What is a nosocomial infection?
A nosocomial infection is any infection you acquired while in a health care facility whether it was a hospital, doctors office, clinic, nursing home, etc. It has been estimated that up to 15% of all hospitalized patients contract a nosocomial infection. Anyone with for example a burn, surgical wound, or compromised immune system is susceptible to these types of infections.
NI's are transmitted by direct contact between staff members and patients and between patients and visitors. Additionally, these infections can be transmitted by medical devices like catheters, syringes, etc.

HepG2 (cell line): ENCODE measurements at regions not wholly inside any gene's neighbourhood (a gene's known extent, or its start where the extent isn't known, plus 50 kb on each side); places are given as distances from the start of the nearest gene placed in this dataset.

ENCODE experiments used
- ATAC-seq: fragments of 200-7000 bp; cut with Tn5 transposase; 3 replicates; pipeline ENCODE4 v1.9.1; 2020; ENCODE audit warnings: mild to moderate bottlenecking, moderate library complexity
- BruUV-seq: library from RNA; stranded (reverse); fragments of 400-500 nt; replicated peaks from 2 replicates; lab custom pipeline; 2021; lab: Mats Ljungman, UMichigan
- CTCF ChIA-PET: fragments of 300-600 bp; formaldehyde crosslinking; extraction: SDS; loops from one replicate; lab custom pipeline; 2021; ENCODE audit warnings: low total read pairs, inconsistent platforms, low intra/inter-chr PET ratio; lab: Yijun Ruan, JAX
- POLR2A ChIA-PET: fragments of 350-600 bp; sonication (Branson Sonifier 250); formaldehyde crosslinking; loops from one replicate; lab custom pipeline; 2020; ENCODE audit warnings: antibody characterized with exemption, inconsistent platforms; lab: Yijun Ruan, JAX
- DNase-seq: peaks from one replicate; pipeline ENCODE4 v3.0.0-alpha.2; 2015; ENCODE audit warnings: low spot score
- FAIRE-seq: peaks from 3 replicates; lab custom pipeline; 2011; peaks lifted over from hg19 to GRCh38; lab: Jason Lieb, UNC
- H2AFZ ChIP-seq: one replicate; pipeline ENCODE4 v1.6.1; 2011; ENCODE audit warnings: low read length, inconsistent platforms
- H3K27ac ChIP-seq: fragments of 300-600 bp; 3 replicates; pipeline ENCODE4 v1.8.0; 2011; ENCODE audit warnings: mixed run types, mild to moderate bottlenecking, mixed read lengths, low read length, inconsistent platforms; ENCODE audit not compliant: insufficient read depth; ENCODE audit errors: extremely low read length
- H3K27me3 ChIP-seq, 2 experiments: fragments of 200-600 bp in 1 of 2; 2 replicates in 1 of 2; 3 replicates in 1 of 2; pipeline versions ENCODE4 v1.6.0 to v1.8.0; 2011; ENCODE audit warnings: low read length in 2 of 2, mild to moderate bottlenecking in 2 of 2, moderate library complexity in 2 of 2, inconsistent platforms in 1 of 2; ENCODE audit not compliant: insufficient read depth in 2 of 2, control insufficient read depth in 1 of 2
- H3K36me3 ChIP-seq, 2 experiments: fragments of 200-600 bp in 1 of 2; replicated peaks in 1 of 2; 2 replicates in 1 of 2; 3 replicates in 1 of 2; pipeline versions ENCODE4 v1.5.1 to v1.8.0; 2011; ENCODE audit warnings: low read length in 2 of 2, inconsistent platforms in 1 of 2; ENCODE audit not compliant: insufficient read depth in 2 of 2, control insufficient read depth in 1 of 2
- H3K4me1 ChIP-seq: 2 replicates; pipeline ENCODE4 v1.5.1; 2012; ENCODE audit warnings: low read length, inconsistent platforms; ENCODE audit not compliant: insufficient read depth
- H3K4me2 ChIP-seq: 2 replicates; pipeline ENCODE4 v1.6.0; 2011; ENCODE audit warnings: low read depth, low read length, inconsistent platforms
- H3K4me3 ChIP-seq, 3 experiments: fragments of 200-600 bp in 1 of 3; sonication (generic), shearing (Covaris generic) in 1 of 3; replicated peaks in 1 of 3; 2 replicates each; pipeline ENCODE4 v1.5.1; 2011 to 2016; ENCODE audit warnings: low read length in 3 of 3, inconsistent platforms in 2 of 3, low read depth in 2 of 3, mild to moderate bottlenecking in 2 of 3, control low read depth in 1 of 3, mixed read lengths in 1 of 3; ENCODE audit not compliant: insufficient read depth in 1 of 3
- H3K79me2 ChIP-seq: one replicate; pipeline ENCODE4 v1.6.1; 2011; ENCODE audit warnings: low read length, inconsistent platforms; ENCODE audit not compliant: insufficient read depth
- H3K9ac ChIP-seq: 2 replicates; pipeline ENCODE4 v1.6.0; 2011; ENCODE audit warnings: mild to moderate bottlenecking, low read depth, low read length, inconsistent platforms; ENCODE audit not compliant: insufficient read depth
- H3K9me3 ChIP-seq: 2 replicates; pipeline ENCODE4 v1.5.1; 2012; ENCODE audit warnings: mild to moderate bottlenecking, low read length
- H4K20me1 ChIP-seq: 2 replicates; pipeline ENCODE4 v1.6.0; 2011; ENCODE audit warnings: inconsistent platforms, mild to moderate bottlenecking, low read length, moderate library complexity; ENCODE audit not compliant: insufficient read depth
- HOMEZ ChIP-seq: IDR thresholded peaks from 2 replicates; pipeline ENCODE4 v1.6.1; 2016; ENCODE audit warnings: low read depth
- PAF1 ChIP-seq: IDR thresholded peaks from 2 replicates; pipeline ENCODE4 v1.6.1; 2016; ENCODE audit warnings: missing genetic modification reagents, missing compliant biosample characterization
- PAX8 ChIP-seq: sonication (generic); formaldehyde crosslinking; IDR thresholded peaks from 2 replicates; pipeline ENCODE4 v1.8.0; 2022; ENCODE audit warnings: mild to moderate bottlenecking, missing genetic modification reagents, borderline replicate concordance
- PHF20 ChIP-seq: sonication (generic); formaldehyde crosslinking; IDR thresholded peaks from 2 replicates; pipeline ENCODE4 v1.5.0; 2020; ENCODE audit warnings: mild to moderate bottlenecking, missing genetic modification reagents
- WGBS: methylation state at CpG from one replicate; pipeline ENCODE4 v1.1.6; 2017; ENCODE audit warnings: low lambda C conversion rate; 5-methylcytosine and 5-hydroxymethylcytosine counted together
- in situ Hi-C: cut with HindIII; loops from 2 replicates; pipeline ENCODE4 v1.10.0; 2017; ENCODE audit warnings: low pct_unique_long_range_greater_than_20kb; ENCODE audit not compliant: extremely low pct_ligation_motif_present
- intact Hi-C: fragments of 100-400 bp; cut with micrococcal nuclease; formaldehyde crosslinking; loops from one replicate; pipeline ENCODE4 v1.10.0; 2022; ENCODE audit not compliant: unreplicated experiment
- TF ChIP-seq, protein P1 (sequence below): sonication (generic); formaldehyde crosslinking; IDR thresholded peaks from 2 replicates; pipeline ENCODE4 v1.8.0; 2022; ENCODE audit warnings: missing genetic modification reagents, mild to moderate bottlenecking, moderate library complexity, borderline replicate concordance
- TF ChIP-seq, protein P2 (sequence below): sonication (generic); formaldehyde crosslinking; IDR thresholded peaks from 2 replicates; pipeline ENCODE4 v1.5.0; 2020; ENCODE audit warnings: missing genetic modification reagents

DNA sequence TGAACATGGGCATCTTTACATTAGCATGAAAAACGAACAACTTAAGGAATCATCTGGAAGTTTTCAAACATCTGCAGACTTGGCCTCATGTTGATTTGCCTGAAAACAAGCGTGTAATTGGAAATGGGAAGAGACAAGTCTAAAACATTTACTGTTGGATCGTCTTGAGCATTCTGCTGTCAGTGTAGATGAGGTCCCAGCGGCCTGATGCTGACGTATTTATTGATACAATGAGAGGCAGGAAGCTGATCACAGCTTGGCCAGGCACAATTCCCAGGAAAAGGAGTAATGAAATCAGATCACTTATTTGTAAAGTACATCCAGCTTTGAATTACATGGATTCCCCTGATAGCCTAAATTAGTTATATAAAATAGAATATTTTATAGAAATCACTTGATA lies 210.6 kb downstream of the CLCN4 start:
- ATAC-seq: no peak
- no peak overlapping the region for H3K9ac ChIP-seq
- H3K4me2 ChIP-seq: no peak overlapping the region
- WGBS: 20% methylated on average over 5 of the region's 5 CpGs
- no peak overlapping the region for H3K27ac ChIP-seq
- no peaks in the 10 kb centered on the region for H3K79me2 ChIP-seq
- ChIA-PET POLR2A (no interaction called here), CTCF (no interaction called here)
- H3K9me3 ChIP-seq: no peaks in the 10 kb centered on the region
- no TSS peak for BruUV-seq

Proper aseptic technique is needed to prevent the transmission of nosocomial infections. Hand washing by staff members plays a key role in stopping the spread of these infections.
A nosocomial infection is an infection that a patient acquires while they are hospitalized. In other words, they did not have that infection when they entered the hospital. The infection usually presents itself 48-72 hours after admission to the hospital. Sometimes it appears after the patient has been discharged. There are many different ways that bacteria can be spread from patient to patient in a hospital setting. The first foremost precaution a healthcare worker can take to prevent spreading infectious bacteria from patient to patient is to practice effective hand washing procedures. It is always very important to wash hands before and after seeing each patient.